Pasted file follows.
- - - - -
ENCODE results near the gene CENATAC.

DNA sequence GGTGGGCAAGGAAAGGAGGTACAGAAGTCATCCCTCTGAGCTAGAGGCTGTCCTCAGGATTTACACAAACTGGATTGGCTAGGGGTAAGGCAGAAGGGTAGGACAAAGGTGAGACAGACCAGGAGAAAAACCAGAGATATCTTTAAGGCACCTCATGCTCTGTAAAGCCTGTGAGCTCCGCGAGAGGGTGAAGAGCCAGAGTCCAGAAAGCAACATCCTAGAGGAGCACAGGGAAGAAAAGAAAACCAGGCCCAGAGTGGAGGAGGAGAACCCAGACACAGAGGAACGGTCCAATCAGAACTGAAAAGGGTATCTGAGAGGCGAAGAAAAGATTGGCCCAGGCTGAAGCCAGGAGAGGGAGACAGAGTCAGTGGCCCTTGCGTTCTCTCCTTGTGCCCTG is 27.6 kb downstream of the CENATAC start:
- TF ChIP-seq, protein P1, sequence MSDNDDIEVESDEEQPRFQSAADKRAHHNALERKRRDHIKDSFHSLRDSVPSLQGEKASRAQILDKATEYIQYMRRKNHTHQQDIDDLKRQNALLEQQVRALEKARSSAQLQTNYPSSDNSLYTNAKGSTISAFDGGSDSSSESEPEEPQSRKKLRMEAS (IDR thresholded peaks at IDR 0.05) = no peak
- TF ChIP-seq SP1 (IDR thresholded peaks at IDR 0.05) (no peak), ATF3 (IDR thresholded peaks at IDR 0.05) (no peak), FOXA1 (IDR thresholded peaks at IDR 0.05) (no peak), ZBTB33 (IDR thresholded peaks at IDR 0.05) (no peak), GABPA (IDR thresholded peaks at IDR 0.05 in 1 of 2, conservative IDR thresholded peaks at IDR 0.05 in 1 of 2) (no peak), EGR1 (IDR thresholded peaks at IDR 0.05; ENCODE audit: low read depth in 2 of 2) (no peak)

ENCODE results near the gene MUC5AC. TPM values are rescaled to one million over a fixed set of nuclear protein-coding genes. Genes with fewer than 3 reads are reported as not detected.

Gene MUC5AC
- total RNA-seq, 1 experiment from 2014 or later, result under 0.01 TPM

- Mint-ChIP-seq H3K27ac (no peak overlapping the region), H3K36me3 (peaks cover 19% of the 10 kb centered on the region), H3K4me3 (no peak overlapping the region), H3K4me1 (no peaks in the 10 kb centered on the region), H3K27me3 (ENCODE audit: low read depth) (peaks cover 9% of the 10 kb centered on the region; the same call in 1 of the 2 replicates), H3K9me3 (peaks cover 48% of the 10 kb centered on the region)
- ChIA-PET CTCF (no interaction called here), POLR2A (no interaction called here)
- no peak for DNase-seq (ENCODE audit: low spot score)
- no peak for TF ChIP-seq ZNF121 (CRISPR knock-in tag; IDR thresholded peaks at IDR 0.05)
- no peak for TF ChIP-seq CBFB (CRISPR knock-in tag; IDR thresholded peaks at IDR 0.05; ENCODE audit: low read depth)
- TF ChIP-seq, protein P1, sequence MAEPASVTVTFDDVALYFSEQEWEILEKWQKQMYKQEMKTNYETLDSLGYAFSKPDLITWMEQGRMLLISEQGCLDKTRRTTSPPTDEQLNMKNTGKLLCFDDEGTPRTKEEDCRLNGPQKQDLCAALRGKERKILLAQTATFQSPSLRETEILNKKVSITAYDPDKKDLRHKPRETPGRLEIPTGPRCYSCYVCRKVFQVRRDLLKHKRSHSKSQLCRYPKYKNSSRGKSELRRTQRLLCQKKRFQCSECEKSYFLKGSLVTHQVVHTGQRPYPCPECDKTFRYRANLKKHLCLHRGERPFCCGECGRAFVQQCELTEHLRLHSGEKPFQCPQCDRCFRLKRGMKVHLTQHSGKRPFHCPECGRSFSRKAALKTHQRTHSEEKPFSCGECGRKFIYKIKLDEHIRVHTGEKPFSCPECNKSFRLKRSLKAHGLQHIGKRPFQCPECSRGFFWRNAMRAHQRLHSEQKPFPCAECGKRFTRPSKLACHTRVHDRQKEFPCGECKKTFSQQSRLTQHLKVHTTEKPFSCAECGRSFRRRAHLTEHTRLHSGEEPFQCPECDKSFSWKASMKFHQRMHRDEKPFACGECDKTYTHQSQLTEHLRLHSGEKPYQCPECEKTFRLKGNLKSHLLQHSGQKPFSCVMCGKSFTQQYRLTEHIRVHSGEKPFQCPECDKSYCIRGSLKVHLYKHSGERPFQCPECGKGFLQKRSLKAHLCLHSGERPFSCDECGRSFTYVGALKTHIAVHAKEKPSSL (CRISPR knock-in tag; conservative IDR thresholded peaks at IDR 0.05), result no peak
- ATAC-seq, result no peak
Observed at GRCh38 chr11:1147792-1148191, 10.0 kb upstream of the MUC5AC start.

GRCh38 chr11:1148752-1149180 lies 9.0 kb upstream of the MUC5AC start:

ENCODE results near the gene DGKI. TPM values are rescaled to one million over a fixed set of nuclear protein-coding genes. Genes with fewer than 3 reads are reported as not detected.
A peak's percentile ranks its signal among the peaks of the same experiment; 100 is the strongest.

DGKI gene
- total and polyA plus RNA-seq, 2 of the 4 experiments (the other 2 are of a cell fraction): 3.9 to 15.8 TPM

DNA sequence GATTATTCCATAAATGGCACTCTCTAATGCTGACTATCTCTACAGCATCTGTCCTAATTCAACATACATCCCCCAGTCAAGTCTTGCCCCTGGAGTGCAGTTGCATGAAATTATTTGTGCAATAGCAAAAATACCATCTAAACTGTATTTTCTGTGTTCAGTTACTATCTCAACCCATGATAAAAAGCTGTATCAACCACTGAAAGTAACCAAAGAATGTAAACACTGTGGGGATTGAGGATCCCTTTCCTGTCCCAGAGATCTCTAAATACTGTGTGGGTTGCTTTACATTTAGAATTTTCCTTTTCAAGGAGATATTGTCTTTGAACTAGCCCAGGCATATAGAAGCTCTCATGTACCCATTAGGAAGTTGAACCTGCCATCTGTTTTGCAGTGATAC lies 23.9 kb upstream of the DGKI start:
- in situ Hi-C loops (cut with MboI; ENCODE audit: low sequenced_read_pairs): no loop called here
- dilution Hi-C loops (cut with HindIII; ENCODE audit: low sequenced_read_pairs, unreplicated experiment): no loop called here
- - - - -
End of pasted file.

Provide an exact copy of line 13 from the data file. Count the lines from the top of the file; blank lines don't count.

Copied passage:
- TF ChIP-seq, protein P1, sequence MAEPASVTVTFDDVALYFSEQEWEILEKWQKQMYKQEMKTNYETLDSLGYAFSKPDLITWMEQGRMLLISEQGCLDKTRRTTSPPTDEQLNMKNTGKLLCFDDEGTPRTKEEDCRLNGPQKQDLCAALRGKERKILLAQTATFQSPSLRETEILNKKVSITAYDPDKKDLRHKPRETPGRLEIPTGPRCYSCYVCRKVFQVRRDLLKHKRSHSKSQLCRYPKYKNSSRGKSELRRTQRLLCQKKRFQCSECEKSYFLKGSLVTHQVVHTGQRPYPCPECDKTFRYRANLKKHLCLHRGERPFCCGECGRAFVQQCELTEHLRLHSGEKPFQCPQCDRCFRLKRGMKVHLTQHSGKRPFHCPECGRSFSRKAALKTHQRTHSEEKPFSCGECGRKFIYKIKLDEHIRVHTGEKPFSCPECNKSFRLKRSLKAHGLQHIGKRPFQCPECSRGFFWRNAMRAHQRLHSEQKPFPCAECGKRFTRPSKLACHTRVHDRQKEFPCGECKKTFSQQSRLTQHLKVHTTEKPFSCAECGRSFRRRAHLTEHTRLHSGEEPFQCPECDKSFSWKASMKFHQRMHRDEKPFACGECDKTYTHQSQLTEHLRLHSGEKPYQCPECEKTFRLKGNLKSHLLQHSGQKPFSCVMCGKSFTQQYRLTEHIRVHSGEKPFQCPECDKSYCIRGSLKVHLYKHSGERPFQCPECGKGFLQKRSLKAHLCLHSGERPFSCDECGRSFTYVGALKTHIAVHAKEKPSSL (CRISPR knock-in tag; conservative IDR thresholded peaks at IDR 0.05), result no peak